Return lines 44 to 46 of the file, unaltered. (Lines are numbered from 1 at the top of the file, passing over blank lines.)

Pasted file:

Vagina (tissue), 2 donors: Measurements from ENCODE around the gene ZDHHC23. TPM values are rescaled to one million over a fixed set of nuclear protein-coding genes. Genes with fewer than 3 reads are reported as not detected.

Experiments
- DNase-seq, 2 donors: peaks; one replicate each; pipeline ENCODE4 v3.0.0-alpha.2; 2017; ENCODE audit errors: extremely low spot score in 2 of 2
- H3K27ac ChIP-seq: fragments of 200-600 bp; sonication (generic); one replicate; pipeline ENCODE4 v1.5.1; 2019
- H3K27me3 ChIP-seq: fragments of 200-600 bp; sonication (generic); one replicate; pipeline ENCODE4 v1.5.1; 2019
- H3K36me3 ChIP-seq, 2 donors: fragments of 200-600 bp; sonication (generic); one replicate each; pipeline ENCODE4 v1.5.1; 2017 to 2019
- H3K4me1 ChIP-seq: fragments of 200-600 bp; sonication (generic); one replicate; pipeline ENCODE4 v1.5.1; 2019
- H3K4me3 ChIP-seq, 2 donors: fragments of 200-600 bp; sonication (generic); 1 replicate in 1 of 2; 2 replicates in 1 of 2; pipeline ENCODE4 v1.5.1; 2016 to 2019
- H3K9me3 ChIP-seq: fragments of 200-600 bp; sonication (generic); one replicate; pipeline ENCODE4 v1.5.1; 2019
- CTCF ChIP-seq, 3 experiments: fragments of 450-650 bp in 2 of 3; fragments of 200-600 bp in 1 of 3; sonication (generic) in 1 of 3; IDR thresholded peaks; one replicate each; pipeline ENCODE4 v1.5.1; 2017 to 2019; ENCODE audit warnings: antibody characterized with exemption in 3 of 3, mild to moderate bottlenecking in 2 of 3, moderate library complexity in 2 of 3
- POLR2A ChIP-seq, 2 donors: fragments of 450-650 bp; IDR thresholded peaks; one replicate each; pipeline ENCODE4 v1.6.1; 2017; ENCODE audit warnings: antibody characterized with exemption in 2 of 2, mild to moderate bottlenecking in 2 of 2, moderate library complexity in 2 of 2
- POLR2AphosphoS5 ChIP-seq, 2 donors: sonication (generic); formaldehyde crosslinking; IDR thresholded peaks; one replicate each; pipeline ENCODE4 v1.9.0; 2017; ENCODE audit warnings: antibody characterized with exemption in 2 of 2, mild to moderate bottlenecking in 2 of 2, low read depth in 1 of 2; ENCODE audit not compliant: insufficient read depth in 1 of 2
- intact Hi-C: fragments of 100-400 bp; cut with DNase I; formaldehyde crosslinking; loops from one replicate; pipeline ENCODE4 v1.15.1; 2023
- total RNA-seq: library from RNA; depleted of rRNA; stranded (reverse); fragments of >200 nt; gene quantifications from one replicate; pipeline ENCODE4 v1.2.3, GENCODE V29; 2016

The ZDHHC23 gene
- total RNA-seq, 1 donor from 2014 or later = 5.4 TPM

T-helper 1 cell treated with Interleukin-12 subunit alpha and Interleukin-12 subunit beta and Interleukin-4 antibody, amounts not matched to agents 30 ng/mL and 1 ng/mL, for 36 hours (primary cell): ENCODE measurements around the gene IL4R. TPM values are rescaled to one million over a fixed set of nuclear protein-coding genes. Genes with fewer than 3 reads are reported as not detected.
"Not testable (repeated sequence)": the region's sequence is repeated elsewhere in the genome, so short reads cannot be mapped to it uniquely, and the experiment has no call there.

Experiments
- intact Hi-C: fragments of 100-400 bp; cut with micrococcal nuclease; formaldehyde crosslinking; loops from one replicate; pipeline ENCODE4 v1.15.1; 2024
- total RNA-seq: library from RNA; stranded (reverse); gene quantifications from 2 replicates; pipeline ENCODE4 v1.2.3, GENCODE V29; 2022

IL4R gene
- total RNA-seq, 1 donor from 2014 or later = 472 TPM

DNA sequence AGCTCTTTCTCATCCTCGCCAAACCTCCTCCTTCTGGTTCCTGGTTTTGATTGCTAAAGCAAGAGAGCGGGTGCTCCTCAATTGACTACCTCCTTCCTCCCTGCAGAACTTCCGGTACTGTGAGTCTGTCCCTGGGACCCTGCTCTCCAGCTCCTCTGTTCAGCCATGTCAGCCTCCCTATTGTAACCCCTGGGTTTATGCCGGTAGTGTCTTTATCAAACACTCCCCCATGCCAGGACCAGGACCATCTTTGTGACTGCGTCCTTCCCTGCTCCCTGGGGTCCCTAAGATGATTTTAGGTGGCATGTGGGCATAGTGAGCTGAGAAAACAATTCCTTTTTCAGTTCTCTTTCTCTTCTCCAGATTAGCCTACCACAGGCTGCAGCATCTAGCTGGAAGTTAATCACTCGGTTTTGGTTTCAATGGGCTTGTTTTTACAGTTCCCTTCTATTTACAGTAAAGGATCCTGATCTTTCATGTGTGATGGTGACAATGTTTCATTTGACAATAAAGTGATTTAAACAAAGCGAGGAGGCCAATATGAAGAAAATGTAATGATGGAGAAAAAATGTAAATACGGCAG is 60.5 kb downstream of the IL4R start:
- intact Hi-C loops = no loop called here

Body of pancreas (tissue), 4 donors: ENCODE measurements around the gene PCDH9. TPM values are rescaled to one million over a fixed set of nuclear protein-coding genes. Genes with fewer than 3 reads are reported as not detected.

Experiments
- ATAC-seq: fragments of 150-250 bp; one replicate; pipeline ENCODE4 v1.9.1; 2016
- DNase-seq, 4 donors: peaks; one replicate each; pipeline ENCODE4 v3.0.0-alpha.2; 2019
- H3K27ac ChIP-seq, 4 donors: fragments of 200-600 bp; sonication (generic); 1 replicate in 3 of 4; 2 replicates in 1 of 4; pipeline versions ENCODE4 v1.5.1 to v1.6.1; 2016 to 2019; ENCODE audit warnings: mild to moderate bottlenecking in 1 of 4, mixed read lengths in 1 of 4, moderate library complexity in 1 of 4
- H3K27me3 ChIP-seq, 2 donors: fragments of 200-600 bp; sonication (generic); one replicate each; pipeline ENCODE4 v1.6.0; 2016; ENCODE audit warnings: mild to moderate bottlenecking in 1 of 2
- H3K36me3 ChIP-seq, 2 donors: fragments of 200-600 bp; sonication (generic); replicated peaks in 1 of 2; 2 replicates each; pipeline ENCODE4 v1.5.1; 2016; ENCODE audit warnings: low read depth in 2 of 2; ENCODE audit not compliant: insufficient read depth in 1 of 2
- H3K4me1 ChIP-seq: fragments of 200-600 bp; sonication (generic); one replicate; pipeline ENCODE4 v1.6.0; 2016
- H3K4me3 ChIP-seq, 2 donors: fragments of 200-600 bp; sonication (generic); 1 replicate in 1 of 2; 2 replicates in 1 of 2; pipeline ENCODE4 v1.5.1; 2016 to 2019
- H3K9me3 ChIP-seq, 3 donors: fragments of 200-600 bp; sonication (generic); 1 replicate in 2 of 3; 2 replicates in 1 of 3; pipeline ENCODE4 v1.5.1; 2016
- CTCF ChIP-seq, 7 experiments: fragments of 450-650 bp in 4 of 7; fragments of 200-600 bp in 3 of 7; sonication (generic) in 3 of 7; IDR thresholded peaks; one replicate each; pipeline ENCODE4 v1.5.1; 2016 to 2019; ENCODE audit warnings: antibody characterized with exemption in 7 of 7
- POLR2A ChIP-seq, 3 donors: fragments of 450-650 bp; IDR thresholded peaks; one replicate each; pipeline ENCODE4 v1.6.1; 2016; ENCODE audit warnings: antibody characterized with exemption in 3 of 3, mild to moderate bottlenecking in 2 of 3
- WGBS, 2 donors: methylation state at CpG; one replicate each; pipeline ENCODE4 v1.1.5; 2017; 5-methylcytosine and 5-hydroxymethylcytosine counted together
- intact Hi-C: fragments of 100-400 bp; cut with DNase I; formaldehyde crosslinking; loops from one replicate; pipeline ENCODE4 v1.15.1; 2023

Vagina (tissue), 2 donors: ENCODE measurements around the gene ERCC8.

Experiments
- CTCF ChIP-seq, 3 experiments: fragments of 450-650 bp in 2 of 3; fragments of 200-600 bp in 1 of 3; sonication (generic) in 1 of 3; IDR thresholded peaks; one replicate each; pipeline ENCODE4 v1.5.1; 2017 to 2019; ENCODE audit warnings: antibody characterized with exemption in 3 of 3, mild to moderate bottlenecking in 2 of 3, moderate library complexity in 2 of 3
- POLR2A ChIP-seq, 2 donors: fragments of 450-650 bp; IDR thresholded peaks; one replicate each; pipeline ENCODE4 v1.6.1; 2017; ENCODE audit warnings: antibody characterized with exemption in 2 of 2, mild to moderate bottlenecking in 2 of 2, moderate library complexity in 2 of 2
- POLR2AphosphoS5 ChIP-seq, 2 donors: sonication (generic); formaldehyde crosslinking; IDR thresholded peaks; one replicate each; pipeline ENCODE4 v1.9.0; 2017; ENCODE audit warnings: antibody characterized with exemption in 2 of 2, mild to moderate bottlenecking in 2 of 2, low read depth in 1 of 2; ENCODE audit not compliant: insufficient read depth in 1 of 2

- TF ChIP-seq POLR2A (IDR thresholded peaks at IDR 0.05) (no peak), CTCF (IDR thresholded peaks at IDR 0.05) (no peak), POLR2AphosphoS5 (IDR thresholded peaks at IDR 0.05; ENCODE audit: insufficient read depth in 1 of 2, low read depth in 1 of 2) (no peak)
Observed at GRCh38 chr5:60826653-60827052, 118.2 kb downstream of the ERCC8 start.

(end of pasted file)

- POLR2AphosphoS5 ChIP-seq, 2 donors: sonication (generic); formaldehyde crosslinking; IDR thresholded peaks; one replicate each; pipeline ENCODE4 v1.9.0; 2017; ENCODE audit warnings: antibody characterized with exemption in 2 of 2, mild to moderate bottlenecking in 2 of 2, low read depth in 1 of 2; ENCODE audit not compliant: insufficient read depth in 1 of 2

- TF ChIP-seq POLR2A (IDR thresholded peaks at IDR 0.05) (no peak), CTCF (IDR thresholded peaks at IDR 0.05) (no peak), POLR2AphosphoS5 (IDR thresholded peaks at IDR 0.05; ENCODE audit: insufficient read depth in 1 of 2, low read depth in 1 of 2) (no peak)
Observed at GRCh38 chr5:60826653-60827052, 118.2 kb downstream of the ERCC8 start.